By invoking the Emergencies Act, Prime Minister Justin Trudeau and Ontario Premier Doug Ford have decided to co-operate in confronting the militants who have taken possession of downtown Ottawa.
Federal and provincial police will now have greater resources to restore control in the national capital, supplementing and perhaps supplanting the hapless Ottawa Police Service, while also choking off the financing of the occupation.
Much could go wrong. Violence is possible. But provided the military is never required, the public will support reasonable measures to restore the authority of government in the capital and at border crossings.
And it won’t have slipped the Prime Minister’s notice that, by federalizing the response to protesting truckers, he is further embarrassing the Conservative Party.
Mr. Ford and Mr. Trudeau share one thing in common: Each depends for his political survival on the support of suburban Ontario voters. Over the past four years, the two men have at times competed with each other and at other times co-operated, always with an eye to what each thought those voters wanted.
For the more than two weeks that the truckers have been occupying Ottawa, the Ford government was content to lie low, confident that any blame for the fiasco that extended beyond the city’s mismanagement would fall on Mr. Trudeau’s head.
But when protesters shut down Windsor’s Ambassador Bridge, threatening the province’s economy, the two governments worked together to dismantle the blockade. And Mr. Ford was supportive, Monday, of Mr. Trudeau’s decision to invoke the Emergencies Act.
Is invoking the act a mistake? Perhaps. In the long run, it could be seen as overreach. Popular opinion sided with Pierre Trudeau when he invoked the War Measures Act in 1970 during the FLQ crisis. Years later, sober reassessment concluded suspending civil liberties to fight a small band of terrorists was excessive.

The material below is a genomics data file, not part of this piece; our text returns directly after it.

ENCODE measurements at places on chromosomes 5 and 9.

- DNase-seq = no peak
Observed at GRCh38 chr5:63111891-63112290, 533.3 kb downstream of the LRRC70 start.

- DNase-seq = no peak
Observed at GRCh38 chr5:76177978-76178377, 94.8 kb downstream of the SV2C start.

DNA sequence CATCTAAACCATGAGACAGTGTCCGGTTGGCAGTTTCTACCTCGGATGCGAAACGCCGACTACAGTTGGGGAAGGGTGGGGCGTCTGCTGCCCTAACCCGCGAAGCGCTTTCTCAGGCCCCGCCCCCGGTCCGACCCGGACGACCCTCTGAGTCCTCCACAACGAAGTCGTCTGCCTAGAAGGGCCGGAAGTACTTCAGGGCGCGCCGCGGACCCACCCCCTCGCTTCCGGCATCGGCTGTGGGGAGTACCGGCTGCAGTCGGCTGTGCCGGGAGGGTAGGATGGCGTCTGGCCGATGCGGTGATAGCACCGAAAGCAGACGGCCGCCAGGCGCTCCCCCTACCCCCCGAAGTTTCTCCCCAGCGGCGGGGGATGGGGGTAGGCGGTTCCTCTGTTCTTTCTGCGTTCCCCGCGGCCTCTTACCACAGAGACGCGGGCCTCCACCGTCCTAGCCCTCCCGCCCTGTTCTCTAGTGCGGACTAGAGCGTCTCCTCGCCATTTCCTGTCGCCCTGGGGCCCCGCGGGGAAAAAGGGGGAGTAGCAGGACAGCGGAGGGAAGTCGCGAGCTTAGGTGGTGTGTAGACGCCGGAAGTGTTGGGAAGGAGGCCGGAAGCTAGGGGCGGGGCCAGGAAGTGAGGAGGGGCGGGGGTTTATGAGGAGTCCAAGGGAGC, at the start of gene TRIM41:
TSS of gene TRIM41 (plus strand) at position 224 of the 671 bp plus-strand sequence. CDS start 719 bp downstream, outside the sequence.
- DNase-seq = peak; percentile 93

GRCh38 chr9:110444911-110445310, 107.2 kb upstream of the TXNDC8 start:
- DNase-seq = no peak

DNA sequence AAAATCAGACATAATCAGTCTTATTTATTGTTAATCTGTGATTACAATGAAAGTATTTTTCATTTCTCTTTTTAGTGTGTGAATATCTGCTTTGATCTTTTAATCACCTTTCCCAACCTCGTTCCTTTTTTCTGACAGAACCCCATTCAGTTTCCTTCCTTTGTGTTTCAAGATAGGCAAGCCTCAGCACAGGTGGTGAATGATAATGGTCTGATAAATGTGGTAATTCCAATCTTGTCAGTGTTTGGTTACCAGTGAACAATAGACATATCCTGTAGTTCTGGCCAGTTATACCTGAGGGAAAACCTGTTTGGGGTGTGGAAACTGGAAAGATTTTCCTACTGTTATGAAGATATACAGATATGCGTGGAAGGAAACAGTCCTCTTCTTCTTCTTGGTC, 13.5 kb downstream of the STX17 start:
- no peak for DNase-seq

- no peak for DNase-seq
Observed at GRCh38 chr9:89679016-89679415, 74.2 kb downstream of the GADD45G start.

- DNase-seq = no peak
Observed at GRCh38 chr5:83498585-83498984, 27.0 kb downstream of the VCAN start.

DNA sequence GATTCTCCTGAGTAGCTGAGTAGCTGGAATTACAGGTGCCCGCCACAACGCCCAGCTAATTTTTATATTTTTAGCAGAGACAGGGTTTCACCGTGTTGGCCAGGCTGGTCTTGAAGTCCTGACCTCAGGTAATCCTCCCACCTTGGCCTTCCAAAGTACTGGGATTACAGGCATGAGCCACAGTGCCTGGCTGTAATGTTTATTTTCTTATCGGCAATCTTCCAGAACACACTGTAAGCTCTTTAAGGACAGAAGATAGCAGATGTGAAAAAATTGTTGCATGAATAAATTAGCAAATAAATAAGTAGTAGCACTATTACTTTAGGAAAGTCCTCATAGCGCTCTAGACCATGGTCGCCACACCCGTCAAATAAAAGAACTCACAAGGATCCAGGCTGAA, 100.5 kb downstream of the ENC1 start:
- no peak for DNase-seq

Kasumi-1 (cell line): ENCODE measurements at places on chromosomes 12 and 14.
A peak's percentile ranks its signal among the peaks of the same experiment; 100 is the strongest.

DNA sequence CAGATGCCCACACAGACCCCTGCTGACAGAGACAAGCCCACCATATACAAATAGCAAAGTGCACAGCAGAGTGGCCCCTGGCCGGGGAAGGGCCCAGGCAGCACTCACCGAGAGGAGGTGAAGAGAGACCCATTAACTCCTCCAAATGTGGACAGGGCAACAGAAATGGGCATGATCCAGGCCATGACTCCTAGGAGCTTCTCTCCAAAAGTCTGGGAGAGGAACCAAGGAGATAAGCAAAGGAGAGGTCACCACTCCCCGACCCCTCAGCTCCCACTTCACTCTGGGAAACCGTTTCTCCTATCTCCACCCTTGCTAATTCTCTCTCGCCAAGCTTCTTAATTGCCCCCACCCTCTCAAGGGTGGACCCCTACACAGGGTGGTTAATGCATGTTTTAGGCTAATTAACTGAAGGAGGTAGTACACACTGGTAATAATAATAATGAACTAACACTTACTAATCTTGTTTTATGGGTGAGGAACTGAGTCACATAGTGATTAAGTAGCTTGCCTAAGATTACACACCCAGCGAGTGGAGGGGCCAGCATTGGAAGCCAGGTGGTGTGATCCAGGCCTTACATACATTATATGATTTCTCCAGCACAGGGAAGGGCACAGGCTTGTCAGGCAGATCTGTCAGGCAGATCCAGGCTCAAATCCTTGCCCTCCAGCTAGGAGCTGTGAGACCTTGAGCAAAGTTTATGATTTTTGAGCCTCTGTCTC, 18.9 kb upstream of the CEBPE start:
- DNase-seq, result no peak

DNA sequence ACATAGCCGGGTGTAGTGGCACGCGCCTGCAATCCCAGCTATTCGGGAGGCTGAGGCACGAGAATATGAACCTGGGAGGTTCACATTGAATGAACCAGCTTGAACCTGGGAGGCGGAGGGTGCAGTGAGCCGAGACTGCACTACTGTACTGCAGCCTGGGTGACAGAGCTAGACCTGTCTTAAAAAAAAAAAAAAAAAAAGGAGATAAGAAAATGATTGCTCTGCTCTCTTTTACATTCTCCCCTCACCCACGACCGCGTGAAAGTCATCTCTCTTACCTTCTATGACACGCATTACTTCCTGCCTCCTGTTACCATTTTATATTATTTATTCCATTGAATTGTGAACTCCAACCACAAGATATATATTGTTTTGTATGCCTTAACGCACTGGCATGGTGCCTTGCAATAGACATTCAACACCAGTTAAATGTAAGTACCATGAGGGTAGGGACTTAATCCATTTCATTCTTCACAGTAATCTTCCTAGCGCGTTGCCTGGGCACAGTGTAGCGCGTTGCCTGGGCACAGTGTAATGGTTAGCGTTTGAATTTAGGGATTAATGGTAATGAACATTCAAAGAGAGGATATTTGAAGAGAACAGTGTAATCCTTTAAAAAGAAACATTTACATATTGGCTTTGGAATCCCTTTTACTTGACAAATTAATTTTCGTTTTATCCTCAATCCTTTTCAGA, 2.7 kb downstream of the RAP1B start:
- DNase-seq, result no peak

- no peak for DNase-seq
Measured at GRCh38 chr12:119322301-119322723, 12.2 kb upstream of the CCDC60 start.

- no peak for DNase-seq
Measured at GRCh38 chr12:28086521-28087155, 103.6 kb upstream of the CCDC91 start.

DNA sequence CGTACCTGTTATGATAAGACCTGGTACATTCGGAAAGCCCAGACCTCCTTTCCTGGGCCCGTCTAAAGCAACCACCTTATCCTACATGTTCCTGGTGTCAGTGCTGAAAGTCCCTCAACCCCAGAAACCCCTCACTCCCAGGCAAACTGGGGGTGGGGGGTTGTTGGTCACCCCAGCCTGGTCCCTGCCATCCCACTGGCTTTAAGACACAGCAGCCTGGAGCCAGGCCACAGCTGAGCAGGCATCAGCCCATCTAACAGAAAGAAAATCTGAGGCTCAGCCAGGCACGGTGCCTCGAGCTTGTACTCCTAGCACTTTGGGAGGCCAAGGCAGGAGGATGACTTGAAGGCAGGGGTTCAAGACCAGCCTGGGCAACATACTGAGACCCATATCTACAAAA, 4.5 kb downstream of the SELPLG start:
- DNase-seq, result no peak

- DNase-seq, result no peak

But the whole purpose of the Emergencies Act, which in 1988 replaced the War Measures Act, is to give the federal government the necessary powers to deal with an emergency without having to suspend Charter rights.
The weeks-long occupation of downtown Ottawa has been supplemented by thousands more on weekends. At the border crossing in Coutts, Alta., police have allegedly found guns, ammunition and body armour.
The question is whether all of this amounts to a threat to the peace of the realm so serious that the act must be invoked. Both Mr. Trudeau and Mr. Ford think so, although several premiers fear the new measures will only embolden the protesters. It’s a fair concern.
Up until now, Mr. Trudeau has shown little interest in accepting responsibility for ending the protests. Monday, he took full responsibility. If the government mismanages occupations and blockades, public support will evaporate. He is taking a political risk.
But for the Conservatives Party, the situation is dire. The party supported the initial aim of the Ottawa protest, which was to end mandatory vaccinations for truck drivers crossing into the United States. But that protest has devolved into a populist, right-wing occupation of the parliamentary precinct with an aim to force an immediate end to all pandemic restrictions and maybe to bring down the government as well.
How will the Conservatives vote when the House is asked to affirm the emergency measures? From the tone of interim leader Candice Bergen’s comments Monday night – she called the measure “ham-fisted” – it seems likely the Conservatives will vote against authorizing the act, although there may be defections.
Perhaps, one day that vote will be seen as principled opposition to an abuse of power. But in the near term, siding with the truckers and their supporters discredits the party, which once valued keeping the peace over protecting those who disturb it.
Carleton MP Pierre Poilievre, the only declared candidate for the leadership, remains solidly committed to supporting the truckers. It is difficult to understate the alarm of the establishment arm of the Conservative Party at what Mr. Poilievre has been saying.
Future histories may also point to the role Mr. Trudeau played in escalating the crisis, by demonizing those who opposed federal measures to combat the pandemic. But for now, the people will support him. In times of trouble, Canadians expect their leaders to lead. They will welcome his leadership now.
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